Poultry farmers have an opportunity to make dramatic improvements to their salmonella
biosecurity, according to new tests that show the effectiveness of disinfectants under practical conditions.
A report produced by APHA (Animal and Plant Health Agency) and published in Veterinary
Microbiology, has revealed significant differences between commercially-available disinfectants.
The report can be found at: http://www.tandfonline.com/doi/abs/10.1080/03079457.2010.537303
The report shows disinfectants’ effectiveness was altered according to whether they were used on dry, porous
surfaces or in wet situations in the presence of organic matter. Whether the organic matter came from poultry faeces even had an effect. The tests also gave indications on how well different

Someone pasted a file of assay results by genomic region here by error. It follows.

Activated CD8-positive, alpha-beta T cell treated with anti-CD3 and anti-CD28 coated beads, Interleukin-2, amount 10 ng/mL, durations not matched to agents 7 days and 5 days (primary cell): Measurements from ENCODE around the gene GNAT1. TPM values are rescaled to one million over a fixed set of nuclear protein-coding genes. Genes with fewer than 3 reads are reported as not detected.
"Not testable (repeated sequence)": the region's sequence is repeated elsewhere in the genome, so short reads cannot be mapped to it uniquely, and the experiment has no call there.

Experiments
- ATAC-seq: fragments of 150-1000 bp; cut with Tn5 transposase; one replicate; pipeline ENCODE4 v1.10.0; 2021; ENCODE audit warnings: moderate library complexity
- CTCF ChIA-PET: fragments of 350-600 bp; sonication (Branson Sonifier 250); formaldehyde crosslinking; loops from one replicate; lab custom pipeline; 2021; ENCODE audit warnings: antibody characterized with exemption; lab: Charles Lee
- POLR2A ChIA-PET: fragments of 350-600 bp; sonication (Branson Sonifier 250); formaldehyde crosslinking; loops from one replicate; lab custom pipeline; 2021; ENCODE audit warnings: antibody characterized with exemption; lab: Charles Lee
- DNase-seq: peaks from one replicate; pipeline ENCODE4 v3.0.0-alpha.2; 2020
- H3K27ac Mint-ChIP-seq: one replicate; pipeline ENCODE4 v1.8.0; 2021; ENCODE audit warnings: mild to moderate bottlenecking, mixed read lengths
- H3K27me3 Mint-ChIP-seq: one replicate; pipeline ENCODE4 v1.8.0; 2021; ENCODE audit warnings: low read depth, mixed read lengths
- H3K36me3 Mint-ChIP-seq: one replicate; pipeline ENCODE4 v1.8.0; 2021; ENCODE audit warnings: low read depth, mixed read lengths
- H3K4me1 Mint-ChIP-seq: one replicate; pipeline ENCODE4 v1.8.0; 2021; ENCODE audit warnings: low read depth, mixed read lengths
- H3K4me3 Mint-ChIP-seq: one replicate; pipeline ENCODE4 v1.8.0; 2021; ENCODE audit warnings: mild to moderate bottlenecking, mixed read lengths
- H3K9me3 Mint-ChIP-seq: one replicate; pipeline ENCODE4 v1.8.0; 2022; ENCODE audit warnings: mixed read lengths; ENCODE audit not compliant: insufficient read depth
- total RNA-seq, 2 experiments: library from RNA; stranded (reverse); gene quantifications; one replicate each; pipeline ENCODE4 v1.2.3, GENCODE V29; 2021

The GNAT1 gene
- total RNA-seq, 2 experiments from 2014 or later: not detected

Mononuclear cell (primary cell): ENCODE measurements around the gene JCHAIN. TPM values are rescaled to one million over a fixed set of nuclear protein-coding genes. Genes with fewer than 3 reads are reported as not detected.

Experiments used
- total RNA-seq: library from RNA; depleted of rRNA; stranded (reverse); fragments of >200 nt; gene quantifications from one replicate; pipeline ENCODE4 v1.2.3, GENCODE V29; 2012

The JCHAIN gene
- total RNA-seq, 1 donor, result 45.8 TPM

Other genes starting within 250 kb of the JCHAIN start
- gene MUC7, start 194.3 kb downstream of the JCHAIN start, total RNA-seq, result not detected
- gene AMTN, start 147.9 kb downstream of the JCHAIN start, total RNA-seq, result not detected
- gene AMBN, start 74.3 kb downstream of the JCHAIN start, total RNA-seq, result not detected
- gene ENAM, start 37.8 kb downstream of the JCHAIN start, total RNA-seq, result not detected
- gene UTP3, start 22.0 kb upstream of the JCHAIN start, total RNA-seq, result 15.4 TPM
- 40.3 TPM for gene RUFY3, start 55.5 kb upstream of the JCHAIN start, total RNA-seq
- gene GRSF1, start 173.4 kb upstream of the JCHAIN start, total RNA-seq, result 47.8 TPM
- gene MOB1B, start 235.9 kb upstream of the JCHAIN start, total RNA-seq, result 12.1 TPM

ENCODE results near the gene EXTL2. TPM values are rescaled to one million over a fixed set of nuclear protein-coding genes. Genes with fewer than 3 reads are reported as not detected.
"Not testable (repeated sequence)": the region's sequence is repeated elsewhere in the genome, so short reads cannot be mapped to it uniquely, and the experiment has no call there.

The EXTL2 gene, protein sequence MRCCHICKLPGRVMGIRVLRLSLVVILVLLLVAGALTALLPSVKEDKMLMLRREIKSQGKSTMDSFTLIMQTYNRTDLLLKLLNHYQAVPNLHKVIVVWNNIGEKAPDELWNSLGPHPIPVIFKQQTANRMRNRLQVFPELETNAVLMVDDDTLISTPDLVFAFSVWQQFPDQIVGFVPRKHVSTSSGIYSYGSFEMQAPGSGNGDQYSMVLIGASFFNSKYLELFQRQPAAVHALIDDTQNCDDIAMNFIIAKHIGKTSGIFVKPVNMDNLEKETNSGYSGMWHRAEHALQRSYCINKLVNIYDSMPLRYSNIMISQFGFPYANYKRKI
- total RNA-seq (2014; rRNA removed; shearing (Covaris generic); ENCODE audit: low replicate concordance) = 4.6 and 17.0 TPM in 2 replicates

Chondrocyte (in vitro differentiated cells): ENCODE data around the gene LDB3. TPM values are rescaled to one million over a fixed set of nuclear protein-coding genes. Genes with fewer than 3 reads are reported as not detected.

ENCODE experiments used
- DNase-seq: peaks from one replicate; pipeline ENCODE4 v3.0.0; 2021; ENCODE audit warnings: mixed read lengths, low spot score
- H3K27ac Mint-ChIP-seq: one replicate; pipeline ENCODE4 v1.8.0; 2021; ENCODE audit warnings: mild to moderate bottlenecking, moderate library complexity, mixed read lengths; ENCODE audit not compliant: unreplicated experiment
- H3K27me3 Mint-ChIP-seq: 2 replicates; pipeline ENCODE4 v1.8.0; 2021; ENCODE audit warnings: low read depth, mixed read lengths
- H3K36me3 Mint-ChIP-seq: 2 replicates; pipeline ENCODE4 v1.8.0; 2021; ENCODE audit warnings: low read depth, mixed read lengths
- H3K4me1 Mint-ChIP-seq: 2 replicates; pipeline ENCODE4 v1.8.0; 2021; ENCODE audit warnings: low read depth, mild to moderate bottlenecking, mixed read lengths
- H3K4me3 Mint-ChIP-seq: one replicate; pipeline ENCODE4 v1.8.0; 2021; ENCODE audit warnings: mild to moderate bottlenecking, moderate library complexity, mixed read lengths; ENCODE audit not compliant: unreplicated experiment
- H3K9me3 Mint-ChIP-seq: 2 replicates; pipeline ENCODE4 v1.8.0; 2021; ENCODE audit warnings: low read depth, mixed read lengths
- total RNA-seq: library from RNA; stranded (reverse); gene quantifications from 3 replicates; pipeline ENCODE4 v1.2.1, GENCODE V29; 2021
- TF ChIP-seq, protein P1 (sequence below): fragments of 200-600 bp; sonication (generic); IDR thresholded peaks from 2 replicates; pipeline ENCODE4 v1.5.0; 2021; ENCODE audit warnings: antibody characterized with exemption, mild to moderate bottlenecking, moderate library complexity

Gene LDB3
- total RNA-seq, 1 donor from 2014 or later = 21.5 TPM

disinfectants managed to break through biofilm as its builds up.
Chlorocresol-based disinfectants provided consistently high rates of Salmonella killing in both wet and dry tests. Formaldehyde-containing disinfectants showed very high efficacy in the dry test but were less effective in the shorter wet test, whereas the efficacy of glutaraldehyde without formaldehyde was variable between products. Other chemical classes tested (quaternary ammonium compounds, amphoteric surfactants, iodine preparations, peroxygens and a substituted phenol blend) were only moderately effective.